Rev. Wm. J. McFarland closed his eyes in death in Homer, La., on the 26th day of April 1863, of hemorrhage of the lungs. His last end was peace. He was born in Haywood County, Tennessee, January 21st, 1827. He had, during his early life, the benefit of the pious example of religious parents. On the 12th of February 1850, having professed religion in the sixteenth year of his age, he was licensed to preach in the Methodist Episcopal Church, South, and during the same year he was united in marriage to Miss Parilla King, who still survives him.
In November 1851, he joined the Memphis Conference on probation. He labored with great acceptability his first year, on the Dresdon Circuit. In 1853 he was on the Clinton Circuit, where his labors were blessed with a gracious revival of religion. In 1854 he was in charge of the Paducah Mission. In 1855 he traveled the Madrid Bend Circuit, where he endeared himself to the people. In 1856 he was on the Salem Circuit. In consequence of the feeble health of his wife, he was led to seek a healthier location in a more southern latitude. By the influence of his friends he was induced to transfer to the Ouachita Conference, and during the year 1857 he traveled the Centerpoint Circuit, where he had a prosperous year. In 1858 he was on the Brownsville Circuit; and in 1859 he labored on the Blue Bayou Circuit. At the close of that year he was induced to move his field of labor further south; and, connecting himself with the Louisiana Conference, was appointed to Waterproof station, where, in 1860, he labored acceptably to his charge. In 1861 he was in charge of Bartholomew Circuit, where he was very successful; and, at the earnest solicitation of his charge, he was returned to the same field of labor for the year 1862, where his name will ever live in the affections of the people.
For the year 1863 he was appointed to the Homer Circuit. He reached his work in good time and commenced his labors with his accustomed zeal and energy; but his health soon failed, and in consequence of much exposure to the inclemency of the weather in trying to keep up his appointments during the winter, he was seized with an attack of pneumonia, from which he never recovered entirely. It was thought by some of his friends that the death of his little daughter, which occurred on the 29th of November previous to his own death, had much to do in shortening his days. He was but slowly recovering from his previous attack—had preached but a few times—had preached that day in Homer with unusual liberty and pathos, much to the comfort and edification of his hearers. Many of his charge remarked that he bore upon his face that day a sweet and unearthly smile. His wife says that he possessed during the day an unusually happy flow of spirits, making it to her one of the happy days of an itinerant’s life, fully remunerating her for the labors and sacrifices of her past life. His text and the chapter from which it was taken, then the sermon and all the circumstances which followed, are singularly interesting. “But none of these things move me, neither count I my life dear unto myself, so that I might finish my course with joy, and the ministry which I have received of the Lord Jesus, to testify the Gospel of the grace of God. And now, behold, I know ye all among whom I have gone preaching the kingdom of God, shall see my face no more. Wherefore, I take you to record this day that I am pure from the blood of all men, for I have not shunned to declare unto all the counsel of God.”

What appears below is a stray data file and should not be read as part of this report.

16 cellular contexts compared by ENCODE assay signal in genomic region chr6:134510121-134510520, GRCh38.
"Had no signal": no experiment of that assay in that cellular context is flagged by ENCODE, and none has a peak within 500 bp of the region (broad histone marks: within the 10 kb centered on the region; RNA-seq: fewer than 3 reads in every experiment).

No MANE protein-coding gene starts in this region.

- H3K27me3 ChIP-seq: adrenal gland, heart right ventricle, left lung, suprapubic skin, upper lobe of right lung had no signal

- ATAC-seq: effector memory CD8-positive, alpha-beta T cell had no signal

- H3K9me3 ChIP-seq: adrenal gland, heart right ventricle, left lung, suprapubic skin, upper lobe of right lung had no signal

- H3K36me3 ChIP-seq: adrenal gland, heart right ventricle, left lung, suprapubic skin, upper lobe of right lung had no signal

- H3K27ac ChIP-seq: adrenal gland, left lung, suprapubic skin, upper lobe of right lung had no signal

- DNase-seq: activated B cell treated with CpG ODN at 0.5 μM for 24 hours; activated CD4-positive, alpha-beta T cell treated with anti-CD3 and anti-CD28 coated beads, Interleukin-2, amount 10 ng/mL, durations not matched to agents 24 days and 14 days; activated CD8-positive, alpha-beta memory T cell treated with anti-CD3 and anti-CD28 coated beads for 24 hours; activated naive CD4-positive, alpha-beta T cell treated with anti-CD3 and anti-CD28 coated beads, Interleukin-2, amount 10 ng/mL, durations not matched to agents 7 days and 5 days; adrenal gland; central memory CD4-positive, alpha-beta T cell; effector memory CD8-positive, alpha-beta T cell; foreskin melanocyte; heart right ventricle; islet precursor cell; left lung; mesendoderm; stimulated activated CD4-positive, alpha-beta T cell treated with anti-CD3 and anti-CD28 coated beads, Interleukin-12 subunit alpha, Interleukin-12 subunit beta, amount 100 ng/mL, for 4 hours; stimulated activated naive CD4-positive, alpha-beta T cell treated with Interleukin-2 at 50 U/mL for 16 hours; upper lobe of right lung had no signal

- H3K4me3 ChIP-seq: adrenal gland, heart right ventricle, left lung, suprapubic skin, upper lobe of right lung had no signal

He spoke in reading these words and in preaching like an inspired apostle, as if God had given him a presentiment of his change, not to another field of labor, but to his reward in heaven. May his farewell address, as it fell from his almost dying lips, warn and counsel his charges of other years and his ministerial brethren who survive him.
Our deceased brother was eminently a useful man. He was an obliging neighbor, a fast and unwavering friend, a valuable citizen, an affectionate husband, and an indulgent father. As a minister of the Gospel he was earnest and sincere; he was scarcely ever known to disappoint a congregation till the commencement of his last illness. He never sought nor shunned responsibility. Though he may not be considered as belonging to that class of men, who by their overpowering eloquence fascinate and sweep the masses before them, yet, when he had passed through a year’s labor, a lasting impression for good was left on the minds of his people. He never left his charge in a worse condition than he found it, but, as many will testify, in an improved and healthier state. From all that may be seen of his past useful labors, he was a preacher of more than ordinary worth, and this Conference has lost one of its most valuable members. May the Lord throw the mantle of our brother upon another to take his place in the field and may the Angel of the Lord encamp around about his wife and four little children, and guide them into ways of usefulness and everlasting life.
|Source: Journal Louisiana Conference Methodist Episcopal Church, South, 1863|